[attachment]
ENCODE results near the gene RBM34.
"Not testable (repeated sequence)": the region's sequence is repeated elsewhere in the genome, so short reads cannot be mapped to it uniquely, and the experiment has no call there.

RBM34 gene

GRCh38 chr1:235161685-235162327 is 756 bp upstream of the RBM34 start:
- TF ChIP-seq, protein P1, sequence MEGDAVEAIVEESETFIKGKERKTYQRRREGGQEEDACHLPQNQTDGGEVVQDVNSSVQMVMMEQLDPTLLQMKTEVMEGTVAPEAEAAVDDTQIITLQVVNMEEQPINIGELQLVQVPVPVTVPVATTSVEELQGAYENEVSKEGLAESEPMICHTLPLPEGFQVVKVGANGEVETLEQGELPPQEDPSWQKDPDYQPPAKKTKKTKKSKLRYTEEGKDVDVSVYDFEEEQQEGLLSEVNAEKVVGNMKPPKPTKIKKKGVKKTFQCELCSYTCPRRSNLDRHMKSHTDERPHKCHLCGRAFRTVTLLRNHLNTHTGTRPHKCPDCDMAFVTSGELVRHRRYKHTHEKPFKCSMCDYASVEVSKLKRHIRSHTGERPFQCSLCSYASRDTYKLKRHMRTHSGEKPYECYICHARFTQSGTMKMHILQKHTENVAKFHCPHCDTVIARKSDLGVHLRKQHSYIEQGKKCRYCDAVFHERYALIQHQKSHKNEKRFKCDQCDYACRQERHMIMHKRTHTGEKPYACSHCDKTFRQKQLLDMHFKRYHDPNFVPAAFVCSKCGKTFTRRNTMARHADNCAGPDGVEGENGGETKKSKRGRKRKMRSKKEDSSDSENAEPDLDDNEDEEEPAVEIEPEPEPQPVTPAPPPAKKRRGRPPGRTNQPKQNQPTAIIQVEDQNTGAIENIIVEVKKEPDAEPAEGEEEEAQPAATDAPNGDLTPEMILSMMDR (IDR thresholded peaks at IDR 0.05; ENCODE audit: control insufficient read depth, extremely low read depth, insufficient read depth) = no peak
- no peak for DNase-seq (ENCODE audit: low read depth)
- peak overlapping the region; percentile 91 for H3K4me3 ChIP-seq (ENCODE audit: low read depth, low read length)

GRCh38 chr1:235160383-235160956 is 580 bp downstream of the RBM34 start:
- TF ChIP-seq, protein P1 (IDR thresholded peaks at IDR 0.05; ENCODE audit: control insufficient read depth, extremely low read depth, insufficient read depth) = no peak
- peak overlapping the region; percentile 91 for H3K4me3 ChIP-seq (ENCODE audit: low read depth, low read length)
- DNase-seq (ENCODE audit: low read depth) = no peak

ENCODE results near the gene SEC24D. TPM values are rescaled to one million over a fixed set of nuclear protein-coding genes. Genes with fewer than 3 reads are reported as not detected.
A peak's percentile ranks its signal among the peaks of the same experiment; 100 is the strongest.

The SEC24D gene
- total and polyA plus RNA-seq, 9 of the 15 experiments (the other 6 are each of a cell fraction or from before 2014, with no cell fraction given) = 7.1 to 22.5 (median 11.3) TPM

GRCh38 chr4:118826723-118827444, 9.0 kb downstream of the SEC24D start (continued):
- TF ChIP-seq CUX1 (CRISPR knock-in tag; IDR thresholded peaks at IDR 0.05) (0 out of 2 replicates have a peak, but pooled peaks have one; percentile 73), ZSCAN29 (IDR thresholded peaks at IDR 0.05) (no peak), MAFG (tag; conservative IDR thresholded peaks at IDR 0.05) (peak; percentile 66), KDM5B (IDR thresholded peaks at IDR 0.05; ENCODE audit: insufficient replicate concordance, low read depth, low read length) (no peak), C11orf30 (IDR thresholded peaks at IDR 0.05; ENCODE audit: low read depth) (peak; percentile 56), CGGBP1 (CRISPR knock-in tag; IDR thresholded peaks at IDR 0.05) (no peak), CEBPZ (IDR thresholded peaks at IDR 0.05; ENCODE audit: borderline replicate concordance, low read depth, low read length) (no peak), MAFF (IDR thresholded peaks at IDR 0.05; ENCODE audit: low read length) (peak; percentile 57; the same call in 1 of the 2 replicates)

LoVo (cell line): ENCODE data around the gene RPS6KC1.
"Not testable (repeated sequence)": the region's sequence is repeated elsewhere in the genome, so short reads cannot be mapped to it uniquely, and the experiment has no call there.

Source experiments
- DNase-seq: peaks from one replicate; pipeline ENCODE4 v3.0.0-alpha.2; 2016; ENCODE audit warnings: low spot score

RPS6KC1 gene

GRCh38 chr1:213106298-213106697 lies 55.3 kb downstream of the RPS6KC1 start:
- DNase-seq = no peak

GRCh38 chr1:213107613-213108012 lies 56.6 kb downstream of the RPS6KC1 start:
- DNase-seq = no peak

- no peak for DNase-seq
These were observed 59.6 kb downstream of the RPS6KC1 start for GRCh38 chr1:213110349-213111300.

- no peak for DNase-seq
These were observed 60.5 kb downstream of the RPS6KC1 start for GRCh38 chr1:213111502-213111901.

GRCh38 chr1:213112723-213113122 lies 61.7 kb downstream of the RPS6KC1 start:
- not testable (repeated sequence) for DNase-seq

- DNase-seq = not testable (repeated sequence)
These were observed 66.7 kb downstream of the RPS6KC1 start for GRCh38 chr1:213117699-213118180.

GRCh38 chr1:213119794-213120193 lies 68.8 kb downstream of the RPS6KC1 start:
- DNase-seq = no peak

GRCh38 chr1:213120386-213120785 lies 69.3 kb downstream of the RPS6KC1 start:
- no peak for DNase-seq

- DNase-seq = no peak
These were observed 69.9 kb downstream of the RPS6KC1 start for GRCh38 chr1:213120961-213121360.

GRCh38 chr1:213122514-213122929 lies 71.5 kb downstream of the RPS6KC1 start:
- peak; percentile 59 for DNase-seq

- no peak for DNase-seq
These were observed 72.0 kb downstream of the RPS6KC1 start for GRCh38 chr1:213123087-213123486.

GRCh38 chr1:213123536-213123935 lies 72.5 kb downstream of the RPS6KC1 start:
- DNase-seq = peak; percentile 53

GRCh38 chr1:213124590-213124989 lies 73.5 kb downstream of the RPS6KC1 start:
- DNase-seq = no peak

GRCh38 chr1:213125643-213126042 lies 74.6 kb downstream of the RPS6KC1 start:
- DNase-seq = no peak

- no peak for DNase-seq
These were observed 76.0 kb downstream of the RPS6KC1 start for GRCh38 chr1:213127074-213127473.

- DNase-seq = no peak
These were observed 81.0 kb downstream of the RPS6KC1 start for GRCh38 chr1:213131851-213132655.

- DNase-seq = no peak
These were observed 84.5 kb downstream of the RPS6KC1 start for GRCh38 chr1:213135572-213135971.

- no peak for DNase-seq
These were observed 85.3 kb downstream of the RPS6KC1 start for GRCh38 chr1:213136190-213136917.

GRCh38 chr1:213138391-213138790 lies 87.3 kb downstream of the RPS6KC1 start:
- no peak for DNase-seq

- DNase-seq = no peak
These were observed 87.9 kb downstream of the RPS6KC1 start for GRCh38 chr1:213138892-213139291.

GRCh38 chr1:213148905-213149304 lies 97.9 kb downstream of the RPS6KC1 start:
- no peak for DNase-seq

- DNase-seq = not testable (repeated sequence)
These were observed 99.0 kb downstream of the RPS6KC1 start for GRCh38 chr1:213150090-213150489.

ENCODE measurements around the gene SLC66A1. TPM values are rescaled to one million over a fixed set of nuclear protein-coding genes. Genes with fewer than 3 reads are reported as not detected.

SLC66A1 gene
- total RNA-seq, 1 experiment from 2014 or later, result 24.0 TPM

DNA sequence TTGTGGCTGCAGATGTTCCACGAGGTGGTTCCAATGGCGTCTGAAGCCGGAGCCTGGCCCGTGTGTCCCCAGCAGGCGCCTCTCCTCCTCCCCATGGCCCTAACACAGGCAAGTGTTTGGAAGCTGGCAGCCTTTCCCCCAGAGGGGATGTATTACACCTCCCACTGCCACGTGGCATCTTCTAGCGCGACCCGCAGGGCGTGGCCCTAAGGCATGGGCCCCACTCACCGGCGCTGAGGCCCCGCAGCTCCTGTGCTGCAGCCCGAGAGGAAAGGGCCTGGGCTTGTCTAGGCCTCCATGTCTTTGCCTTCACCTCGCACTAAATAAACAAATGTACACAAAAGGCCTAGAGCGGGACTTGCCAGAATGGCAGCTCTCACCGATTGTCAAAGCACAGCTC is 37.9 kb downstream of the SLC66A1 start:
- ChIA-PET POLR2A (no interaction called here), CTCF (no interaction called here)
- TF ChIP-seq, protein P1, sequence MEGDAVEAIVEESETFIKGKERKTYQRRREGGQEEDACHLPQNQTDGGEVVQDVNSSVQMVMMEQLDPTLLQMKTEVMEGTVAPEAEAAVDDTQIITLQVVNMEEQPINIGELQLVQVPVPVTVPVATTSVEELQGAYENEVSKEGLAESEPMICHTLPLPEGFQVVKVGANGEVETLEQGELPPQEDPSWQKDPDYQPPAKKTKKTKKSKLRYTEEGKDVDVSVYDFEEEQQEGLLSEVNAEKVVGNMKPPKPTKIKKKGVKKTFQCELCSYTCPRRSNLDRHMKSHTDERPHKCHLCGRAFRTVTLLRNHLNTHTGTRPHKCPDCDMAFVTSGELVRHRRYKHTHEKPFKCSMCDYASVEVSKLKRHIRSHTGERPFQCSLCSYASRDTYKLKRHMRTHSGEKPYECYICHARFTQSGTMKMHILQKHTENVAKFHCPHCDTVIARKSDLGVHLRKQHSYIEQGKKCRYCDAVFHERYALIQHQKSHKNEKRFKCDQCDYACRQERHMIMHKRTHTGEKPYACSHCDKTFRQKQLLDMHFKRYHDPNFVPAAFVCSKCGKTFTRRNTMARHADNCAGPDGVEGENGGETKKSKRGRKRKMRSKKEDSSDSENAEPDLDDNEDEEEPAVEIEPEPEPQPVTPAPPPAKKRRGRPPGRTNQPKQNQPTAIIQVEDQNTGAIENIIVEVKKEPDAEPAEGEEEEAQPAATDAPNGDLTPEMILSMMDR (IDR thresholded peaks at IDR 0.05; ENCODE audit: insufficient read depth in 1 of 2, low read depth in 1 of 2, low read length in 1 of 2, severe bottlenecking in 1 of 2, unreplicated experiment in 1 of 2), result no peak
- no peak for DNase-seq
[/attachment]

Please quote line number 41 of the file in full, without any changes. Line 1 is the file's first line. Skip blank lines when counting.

GRCh38 chr1:213122514-213122929 lies 71.5 kb downstream of the RPS6KC1 start: